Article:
proving  prior price competition.  Tesoro contends that  no  TAPS
Carrier  has  ever charged anything but the TSM  ceiling,  citing
testimony  to that effect.40  RCA concluded that the  record  was
insufficient to determine whether the TAPS Carriers ever  engaged
in price competition amongst themselves.
     Tesoro  represents that the five Carriers have no employees.
The  pipeline  itself  is  operated by Alyeska  Pipeline  Service
Company,  which  presumably bills the  Carriers  based  on  their
respective percentages of ownership.  Significant items  such  as
debt to equity ratio, cost of borrowed capital, risk factors, and
rate  of  return  are  imputed to the  Carriers  in  common;  the
Carriers   fault  the  numbers  but  not  the  joint  imputation.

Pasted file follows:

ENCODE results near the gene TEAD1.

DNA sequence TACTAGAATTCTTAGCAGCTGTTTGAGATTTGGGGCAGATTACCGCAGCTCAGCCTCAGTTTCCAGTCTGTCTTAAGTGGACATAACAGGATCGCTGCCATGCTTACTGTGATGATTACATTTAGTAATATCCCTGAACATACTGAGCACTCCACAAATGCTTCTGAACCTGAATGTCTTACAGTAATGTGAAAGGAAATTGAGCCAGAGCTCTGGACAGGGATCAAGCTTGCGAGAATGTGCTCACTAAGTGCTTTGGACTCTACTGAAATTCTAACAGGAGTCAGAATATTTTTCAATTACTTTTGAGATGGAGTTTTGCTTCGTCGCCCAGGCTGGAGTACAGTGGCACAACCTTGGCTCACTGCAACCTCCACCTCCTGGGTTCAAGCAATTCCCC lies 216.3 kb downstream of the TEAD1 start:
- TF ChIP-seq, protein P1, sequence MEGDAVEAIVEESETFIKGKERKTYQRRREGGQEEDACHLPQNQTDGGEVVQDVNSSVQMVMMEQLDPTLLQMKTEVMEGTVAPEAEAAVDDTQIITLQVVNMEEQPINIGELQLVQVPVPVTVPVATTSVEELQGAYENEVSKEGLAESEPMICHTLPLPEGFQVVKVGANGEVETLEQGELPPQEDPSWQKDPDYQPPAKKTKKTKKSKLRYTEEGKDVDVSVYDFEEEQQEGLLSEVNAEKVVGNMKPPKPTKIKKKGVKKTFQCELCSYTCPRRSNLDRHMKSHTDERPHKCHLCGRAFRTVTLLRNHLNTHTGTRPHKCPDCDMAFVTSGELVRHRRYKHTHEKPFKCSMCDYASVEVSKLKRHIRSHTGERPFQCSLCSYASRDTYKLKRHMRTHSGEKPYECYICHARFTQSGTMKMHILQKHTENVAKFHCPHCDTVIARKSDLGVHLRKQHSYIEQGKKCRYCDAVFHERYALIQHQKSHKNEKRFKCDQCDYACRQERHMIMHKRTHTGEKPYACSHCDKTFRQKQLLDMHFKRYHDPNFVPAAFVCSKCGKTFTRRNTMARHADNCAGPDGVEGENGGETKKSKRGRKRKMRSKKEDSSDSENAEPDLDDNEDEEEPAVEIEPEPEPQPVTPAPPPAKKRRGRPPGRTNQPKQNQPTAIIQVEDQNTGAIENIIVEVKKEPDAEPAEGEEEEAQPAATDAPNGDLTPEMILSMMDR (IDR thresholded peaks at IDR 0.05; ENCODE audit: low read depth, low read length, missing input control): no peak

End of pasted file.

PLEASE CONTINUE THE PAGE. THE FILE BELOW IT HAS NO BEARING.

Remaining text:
Individually incurred Carrier expenses may well be a  microscopic
factor  in  the  rate  equation, given that the  parties  jointly
operate the pipeline through Alyeska on a shared-cost basis,  and
are  otherwise  imputed  invariant capital  structures,  interest
rates,  risk  factors, and rates of return.  The parties  do  not
discuss the extent of the administrative burden imposed on RCA by
any statutory mandate to set individual rates.
     RCAs total revenue cap means that Carriers seeking leave  to
exceed  the  unitary rate initiate a zero-sum  game;  some  other
     Carrier must elect to charge less, so that total revenue remains
constant.   The  scenario is unrealistic.  In  practical  effect,
Order  No.  151  establishes a unitary rate; its individual  rate
provision  is  illusory as to Carriers seeking  a  rate  premium,
given the cap.
     The  court  concludes that interpretation of  RCAs  enabling